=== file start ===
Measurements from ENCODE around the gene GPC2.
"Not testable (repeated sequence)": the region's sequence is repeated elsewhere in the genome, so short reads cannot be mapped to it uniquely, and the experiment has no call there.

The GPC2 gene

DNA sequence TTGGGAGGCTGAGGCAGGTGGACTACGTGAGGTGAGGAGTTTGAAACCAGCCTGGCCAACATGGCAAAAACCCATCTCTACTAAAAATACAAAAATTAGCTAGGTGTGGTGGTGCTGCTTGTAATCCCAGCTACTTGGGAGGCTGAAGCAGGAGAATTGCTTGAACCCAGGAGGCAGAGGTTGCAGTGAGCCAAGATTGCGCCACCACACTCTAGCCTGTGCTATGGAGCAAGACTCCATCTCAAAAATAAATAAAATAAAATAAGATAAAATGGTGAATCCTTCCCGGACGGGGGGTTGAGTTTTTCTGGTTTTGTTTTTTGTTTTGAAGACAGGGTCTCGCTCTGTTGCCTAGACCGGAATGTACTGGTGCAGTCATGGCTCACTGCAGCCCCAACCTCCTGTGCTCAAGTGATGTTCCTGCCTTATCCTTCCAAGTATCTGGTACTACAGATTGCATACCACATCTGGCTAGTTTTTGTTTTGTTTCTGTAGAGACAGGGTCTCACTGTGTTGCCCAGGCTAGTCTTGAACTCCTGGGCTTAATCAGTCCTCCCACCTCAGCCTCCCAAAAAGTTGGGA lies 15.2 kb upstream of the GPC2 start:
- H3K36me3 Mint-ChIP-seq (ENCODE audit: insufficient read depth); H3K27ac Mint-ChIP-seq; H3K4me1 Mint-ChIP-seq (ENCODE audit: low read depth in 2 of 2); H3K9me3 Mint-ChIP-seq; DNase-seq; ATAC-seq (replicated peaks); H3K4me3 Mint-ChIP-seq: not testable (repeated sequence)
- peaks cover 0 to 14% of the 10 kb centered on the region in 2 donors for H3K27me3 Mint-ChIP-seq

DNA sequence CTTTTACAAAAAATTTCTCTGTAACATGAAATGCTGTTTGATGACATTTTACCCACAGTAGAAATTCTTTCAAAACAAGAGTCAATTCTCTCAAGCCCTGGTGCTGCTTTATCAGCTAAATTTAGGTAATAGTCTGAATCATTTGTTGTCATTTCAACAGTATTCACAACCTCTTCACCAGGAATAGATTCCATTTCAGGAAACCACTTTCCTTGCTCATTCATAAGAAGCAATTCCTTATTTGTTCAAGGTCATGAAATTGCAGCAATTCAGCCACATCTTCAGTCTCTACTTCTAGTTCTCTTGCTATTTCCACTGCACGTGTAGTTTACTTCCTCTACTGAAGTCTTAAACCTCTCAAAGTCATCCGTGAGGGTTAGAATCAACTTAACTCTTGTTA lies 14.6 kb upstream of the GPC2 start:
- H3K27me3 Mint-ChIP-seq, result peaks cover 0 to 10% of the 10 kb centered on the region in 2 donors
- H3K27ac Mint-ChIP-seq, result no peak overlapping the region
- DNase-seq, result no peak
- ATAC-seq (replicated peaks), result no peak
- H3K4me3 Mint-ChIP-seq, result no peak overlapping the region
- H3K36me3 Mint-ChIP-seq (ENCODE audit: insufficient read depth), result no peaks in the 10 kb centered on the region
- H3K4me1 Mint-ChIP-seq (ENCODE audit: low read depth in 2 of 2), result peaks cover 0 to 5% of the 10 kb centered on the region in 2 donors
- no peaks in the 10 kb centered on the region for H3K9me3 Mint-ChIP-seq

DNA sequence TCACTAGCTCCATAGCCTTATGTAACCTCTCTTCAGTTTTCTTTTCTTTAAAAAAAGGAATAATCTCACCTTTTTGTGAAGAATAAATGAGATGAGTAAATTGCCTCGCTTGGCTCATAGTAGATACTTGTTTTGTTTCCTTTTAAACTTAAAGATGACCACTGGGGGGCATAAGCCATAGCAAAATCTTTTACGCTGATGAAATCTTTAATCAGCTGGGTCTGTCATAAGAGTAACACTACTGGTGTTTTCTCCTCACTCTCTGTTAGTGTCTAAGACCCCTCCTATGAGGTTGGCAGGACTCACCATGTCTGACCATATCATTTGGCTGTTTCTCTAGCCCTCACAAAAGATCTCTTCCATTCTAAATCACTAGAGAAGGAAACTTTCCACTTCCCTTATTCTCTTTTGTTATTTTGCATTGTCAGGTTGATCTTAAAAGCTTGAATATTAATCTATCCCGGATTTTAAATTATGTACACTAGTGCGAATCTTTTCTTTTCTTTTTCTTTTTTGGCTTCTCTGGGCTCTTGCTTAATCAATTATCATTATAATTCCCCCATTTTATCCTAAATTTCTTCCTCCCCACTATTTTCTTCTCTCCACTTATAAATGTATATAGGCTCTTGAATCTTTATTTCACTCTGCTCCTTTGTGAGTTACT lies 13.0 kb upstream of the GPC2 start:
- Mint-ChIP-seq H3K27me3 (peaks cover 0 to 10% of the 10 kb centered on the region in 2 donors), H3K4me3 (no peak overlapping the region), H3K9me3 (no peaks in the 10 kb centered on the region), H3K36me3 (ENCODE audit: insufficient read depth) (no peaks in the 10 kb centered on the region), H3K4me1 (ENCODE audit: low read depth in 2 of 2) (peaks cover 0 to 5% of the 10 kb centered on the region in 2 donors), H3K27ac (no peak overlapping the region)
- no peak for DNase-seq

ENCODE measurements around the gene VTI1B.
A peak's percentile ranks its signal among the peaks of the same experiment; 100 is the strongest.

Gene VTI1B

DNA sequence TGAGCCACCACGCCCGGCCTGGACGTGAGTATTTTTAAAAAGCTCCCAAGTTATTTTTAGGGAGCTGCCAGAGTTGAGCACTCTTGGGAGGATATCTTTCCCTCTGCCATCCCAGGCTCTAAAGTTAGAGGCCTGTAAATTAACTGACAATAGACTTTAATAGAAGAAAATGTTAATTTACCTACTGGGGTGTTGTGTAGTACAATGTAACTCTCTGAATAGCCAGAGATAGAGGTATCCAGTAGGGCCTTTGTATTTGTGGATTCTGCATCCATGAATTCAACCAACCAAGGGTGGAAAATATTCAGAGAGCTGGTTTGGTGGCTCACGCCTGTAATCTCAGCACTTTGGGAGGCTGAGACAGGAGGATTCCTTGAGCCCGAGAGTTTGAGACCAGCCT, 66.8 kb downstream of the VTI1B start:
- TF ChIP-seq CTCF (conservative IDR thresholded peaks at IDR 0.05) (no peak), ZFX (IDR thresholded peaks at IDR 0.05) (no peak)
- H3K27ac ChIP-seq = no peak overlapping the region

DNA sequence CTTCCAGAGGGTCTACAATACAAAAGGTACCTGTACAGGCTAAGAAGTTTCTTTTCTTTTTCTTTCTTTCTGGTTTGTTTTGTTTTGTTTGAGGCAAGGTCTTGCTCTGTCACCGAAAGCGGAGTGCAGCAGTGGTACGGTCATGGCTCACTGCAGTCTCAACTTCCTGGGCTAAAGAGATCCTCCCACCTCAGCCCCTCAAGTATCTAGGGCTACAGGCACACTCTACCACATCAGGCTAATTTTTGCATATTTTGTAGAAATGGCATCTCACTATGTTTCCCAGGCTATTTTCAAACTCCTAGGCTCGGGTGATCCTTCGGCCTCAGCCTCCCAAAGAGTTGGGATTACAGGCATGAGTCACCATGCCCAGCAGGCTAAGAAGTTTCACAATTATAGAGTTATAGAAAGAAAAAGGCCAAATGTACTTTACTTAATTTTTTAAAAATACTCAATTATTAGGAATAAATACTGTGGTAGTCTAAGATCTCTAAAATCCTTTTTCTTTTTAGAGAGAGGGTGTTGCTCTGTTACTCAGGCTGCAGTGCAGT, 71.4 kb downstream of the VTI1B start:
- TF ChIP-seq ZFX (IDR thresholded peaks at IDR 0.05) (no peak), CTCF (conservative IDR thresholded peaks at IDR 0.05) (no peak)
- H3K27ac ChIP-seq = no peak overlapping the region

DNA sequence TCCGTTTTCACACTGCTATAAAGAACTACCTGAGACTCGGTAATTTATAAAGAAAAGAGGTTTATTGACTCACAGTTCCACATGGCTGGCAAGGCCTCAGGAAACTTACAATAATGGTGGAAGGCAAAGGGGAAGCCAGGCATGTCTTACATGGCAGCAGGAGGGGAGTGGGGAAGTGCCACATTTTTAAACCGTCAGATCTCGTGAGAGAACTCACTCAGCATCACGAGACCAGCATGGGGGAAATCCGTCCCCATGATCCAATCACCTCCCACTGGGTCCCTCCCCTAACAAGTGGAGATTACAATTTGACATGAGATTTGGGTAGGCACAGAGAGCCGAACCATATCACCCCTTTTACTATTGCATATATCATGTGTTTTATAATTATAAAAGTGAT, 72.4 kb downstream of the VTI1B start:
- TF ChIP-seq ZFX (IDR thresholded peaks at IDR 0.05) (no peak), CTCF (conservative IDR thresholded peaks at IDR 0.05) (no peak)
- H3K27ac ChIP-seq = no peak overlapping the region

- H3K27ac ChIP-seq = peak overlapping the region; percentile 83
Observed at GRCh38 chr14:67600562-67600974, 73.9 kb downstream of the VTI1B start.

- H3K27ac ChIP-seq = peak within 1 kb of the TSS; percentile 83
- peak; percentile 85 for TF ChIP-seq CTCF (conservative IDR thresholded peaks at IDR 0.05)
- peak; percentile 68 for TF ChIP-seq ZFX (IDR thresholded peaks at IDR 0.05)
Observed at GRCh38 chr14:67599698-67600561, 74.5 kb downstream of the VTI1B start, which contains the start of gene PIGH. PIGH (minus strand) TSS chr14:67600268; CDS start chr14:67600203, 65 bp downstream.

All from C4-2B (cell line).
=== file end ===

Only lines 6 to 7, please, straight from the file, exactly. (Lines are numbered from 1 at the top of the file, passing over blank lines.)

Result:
- peaks cover 0 to 14% of the 10 kb centered on the region in 2 donors for H3K27me3 Mint-ChIP-seq

DNA sequence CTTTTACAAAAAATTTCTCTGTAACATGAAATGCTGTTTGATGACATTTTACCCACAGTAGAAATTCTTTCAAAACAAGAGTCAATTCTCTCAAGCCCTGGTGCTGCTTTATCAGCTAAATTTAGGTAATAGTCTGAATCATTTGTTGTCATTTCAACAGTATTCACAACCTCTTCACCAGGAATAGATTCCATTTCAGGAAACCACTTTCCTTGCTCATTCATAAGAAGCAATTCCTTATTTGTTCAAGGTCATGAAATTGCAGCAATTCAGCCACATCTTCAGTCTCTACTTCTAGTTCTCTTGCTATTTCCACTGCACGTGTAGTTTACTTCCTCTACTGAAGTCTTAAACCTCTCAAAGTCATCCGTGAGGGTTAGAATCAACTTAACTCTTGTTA lies 14.6 kb upstream of the GPC2 start: